Keynesian Revolution

The Keynesian Revolution was a fundamental reworking of economic theory concerning the factors determining employment levels in the overall economy. The revolution was set against the then orthodox economic framework: Neoclassical economics.

The early stage of the Keynesian Revolution took place in the years following the publication of Keynes' General Theory in 1936. It saw the neoclassical understanding of employment replaced with Keynes' view that demand, and not supply, is the driving factor determining levels of employment. This provided Keynes and his supporters with a theoretical basis to argue that governments should intervene to alleviate severe unemployment. With Keynes unable to take much part in theoretical debate after 1937, a process swiftly got under way to reconcile his work with the old system to form Neo-Keynesian economics, a mixture of neoclassical economics and Keynesian economics. The process of mixing these schools is referred to as the neoclassical synthesis, and Neo-Keynesian economics can be summarized as "Keynesian in macroeconomics, neoclassical in microeconomics".

Read more about Keynesian RevolutionSummary, Theory of Employment, Background, The Course of The Revolution, The Revolution That Never Was, Significance, See Also

Other articles related to "keynesians, keynesian, keynesian revolution":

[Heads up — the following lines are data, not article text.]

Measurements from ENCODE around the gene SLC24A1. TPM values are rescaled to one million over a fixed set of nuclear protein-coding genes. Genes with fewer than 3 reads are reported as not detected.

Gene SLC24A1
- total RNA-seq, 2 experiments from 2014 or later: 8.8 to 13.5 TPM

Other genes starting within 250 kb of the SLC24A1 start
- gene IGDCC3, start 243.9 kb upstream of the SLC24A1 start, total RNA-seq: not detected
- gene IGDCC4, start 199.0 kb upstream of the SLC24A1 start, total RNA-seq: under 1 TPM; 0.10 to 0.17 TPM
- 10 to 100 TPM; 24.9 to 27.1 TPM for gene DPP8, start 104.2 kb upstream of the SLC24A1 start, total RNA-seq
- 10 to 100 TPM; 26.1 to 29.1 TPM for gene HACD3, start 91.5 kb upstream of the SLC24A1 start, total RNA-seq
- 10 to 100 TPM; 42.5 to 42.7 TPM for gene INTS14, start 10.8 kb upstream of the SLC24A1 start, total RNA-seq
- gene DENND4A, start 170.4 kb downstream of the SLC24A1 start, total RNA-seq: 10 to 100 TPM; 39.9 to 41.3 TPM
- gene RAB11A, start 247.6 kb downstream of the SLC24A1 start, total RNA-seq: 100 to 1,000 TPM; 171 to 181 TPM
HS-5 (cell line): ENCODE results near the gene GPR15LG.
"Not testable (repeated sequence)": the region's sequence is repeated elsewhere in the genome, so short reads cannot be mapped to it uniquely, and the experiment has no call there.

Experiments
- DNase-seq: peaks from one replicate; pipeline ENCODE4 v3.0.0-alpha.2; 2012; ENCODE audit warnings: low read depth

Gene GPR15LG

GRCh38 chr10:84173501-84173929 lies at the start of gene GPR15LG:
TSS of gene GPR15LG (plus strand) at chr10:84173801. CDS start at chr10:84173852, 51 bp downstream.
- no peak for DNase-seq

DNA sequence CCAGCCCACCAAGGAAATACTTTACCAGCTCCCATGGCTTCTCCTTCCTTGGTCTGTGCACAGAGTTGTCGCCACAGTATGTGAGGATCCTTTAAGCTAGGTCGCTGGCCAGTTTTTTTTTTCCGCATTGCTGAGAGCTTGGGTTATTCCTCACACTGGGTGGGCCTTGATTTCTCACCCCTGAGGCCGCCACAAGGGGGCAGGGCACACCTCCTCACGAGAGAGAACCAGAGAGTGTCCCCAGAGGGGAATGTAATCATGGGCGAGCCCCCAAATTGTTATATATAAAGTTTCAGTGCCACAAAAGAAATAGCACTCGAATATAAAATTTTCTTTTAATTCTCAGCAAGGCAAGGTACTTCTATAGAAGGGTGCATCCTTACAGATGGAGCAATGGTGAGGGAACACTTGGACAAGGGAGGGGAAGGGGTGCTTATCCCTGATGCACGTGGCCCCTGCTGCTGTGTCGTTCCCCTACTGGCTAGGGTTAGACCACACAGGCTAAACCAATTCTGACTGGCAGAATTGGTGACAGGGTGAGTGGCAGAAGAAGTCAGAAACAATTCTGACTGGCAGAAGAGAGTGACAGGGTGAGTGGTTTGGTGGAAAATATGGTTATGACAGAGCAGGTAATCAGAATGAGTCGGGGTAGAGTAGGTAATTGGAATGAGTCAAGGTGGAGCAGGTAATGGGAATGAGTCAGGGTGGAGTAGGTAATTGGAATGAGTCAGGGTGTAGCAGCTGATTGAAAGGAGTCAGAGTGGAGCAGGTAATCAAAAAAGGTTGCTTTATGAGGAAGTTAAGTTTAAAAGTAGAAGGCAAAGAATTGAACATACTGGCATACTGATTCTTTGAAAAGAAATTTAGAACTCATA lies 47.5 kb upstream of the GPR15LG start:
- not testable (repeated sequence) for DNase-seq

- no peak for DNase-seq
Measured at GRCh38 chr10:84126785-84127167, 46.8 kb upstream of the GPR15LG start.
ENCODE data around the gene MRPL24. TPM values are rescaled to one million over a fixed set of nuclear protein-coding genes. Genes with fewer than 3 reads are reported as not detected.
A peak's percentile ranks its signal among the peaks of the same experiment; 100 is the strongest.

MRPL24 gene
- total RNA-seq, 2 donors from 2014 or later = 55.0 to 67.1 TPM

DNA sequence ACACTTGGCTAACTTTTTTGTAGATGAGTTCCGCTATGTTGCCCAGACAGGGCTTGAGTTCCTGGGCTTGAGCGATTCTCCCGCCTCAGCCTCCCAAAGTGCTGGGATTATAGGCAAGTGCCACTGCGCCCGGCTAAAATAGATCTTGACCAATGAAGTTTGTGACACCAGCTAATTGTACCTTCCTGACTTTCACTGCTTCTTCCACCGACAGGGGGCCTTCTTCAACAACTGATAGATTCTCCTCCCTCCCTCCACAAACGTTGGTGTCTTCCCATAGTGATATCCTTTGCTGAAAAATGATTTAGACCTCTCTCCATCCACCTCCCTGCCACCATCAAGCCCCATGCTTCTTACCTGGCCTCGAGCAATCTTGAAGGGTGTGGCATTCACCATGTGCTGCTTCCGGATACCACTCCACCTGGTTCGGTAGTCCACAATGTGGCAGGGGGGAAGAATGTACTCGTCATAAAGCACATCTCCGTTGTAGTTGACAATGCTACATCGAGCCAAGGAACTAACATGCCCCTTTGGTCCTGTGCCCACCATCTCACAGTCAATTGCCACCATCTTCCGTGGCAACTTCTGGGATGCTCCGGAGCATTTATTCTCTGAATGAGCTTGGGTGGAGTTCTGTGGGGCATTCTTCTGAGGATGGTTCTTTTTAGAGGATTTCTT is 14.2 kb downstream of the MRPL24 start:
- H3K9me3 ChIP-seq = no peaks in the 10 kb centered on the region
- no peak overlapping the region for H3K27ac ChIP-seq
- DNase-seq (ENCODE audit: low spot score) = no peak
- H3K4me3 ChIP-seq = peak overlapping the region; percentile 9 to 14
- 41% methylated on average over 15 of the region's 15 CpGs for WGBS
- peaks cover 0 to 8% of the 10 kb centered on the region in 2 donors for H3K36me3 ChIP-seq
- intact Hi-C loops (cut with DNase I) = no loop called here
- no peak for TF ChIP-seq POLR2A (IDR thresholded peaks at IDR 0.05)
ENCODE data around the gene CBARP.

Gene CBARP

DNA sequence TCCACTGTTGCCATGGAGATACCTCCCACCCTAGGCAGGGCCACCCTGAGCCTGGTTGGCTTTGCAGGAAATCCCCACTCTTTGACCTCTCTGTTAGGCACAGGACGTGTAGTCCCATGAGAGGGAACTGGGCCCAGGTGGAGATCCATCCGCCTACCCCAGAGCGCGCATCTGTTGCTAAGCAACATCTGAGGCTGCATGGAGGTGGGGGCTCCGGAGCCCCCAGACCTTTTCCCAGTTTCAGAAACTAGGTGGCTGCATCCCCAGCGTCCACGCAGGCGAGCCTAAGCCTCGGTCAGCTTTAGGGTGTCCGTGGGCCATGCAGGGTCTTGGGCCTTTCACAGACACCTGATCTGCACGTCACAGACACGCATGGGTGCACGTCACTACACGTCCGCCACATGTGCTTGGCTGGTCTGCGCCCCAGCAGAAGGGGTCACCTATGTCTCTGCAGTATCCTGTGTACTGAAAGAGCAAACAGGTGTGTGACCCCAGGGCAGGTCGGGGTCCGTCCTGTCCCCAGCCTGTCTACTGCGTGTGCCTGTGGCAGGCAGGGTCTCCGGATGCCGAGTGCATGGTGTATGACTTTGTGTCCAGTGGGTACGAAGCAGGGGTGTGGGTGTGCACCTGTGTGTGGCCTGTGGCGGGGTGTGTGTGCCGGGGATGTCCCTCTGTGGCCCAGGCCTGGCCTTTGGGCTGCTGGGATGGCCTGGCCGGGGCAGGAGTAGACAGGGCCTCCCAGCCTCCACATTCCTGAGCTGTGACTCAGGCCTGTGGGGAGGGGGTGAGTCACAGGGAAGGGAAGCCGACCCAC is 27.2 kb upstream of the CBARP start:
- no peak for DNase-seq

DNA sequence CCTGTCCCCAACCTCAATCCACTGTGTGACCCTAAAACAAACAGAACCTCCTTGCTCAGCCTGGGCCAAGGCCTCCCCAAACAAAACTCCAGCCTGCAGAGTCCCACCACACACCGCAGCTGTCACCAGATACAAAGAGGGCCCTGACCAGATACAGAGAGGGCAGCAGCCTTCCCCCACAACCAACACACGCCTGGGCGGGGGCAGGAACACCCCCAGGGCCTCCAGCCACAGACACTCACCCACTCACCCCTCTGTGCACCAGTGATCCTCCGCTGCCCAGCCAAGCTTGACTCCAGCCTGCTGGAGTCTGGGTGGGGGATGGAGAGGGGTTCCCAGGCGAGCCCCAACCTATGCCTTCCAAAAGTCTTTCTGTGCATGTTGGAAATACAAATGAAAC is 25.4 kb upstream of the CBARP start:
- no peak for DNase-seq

Luigi Pasinetti - Theoretical Contributions - Keynes and The Cambridge Keynesians
... Keynes and the Cambridge Keynesians (2007) is the latest book published by Pasinetti ... Therein, Pasinetti proposes to consider Keynesian economics as an alternative paradigm to Neoclassical economics, emphasizing the contributions of the ... That is, Keynes and the Cambridge Keynesians is composed of three parts or, more properly, of three Books ...
Keynesian Revolution - See Also
... John Maynard Keynes 2008-2009 Keynesian resurgence Post-war displacement of Keynesianism Keynesian economics Paradigm Shift ...

Famous quotes containing the word revolution:

    The revolution as we call it is not necessarily an uprising in the streets or the old business of seizing power. Though the Left has always imagined it was. The revolution is change. Not merely rearrangement, but a deep emotional type of transformation that must also take place inside us. It’s a better way to live.
    Kate Millett (b. 1934)